I reject the premise. I didn’t start BCH, and I’m not the leader. I’m just one of many users although I may be louder than most.

You recently stated that “Bitcoin Core believes that Bitcoin’s goal is to become digital gold. Bitcoin Cash believes that Bitcoin’s goal is to become a global currency.“ But Satoshi wrote that Bitcoin is “more typical of a precious metal.” Why do you prioritize adoption in commerce over SoV? Doesn’t this also run counter to the evolution of money stages as a collectible->store of value->currency->unit of account?

I reject the evolution of money cycle that you have laid out. Money is simply the most commonly accepted barter good.  The dollar is the world’s most popular store of value because you can spend it anywhere. If Bitcoin had been allowed to continue to be spendable anywhere, it could have become the world’s most popular store of value.

Instead, the economically ignorant BTC camp have intentionally undermined BTC’s usefulness in commerce and unwittingly undermined its usefulness as a store of value.

I laid it out in detail very clearly in this video that has aged very well.

Your website Bitcoin dot com states: “Buy Bitcoin Cash (BCH) and Bitcoin Core (BTC) with a credit card.” Critics say you are intentionally mislabeling BTC as Bitcoin Core, the name of the Bitcoin software client, to get new users to buy BCH. There have also been reports of people wanting to buy BTC but mistakenly buying BCH instead. How do you respond?

BCH has more Bitcoin-ness about it than BTC, so it doesn’t make sense to call BTC Bitcoin. The website is labeled very clearly, and we have never had a single report from an actual customer making a mistake.

BTC fees have been at the lowest in years this year. Moreover, on October 16, a Bitcoin user moved 29,999 BTC worth $194 million with a $0.1 fee. Why do you state, based on your recent tweets, that Bitcoin (BTC) has “full blocks” and “high fees”?

By intentional design of the “Core Developers”, they want Bitcoin to have high fees and full blocks. If the fees are currently low, then they are failing at what they have set out to accomplish. Either way, they are incompetent.

BCH price is currently at record-lows in USD and BTC terms and down over 96% from all-time highs. What’s the reason? Hash war? Lack of adoption? Overall bearish crypto market? A combination of factors?

Obviously, it is a combination of factors. The market is made up of millions of participants with their own needs, desires, and goals.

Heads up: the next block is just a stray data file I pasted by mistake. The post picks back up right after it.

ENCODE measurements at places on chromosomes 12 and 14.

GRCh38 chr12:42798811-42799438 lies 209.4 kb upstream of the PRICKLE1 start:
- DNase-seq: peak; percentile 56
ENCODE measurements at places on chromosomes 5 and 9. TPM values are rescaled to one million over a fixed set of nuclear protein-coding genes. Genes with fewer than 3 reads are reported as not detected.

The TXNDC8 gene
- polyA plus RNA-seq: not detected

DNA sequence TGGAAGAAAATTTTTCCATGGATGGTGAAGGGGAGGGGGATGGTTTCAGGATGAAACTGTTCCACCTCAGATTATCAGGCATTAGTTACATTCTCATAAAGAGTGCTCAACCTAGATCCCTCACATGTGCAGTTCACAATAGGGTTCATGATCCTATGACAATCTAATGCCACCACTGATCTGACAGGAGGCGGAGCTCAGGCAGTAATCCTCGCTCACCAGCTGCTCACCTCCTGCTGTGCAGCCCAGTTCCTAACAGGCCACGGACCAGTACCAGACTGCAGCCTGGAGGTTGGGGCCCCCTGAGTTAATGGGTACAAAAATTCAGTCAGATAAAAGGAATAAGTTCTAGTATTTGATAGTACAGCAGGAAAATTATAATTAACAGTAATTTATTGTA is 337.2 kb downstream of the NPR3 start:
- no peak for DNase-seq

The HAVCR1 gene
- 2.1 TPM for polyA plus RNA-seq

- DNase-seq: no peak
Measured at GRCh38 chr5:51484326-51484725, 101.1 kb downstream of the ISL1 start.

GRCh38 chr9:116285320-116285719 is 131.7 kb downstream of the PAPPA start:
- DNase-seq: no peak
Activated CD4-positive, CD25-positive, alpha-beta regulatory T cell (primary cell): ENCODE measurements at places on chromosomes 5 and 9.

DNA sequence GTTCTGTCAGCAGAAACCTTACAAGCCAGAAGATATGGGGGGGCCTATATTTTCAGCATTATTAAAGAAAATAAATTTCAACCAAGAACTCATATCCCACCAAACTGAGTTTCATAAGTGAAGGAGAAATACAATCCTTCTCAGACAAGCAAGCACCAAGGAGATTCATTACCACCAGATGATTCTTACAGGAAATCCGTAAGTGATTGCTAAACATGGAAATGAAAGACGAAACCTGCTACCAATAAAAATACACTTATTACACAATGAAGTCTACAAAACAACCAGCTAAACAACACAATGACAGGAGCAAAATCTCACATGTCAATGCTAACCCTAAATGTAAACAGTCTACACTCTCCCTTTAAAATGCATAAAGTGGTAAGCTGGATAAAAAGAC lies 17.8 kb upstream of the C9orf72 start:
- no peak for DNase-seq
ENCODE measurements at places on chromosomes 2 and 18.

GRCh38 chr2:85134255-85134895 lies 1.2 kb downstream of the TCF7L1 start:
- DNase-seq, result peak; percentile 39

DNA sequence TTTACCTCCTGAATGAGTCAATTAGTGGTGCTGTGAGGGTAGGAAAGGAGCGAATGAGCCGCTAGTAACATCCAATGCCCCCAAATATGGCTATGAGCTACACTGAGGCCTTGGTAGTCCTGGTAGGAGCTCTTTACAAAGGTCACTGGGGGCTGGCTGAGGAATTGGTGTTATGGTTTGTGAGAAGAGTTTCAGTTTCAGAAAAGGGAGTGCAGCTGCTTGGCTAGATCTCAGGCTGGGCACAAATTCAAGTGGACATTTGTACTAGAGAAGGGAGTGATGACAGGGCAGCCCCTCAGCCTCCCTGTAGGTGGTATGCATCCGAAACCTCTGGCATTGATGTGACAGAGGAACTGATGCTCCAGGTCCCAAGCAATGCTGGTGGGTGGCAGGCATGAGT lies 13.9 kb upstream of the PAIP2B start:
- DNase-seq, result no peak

Do you hold more BCH than BTC?

Of course. BTC’s future is dim with the misguided economic code being promoted.

What’s your BCH price prediction for 2019?

I don’t know, and neither does anyone else.

What are your thoughts on Roger Ver’s comments? Share them below!


 Images courtesy of Shutterstock, Wikipedia.org

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Source: Blockchain

FAANG Stocks Lose Over $1 Trillion – More Than All Cryptocurrencies Combined

FAANG stocks crash

Facebook, Amazon, Apple, Netflix, and Google stocks have together shed over $1 trillion in market capitalization from their all-time highs, marking an even bigger loss in dollar value than all cryptocurrencies combined in 2018.


FAANGs Lose Bite

Bitcoin and cryptocurrencies, in particular, are not the only bubble in town.

Stocks of tech stalwarts like Google, Amazon, and Facebook, collectively knowns as FAANG, have lost over $1 trillion USD in market capitalization from their all-time highs.

Comparatively, despite a nightmare year for cryptocurrencies, the total cryptocurrency market cap is down roughly $700 billion from its $830 billion historic high in January 2017.

total market cap

Among the FAANGS, Netflix (NFLX) was the worst performer, down -34.8% for the year (as of December 13th), followed closely by Facebook at -33.7%, according to data from Investopedia.

Apple Inc. (AAPL) didn’t fare much better amid disappointing iPhone sales, down -26.8% stock from its record price – and almost -14% in the past month alone.

Amazon.com Inc. (AMZN) is also dropped by a considerable -19.1% with Google-parent company Alphabet Inc. (GOOGL), right behind with a -16.9% drop.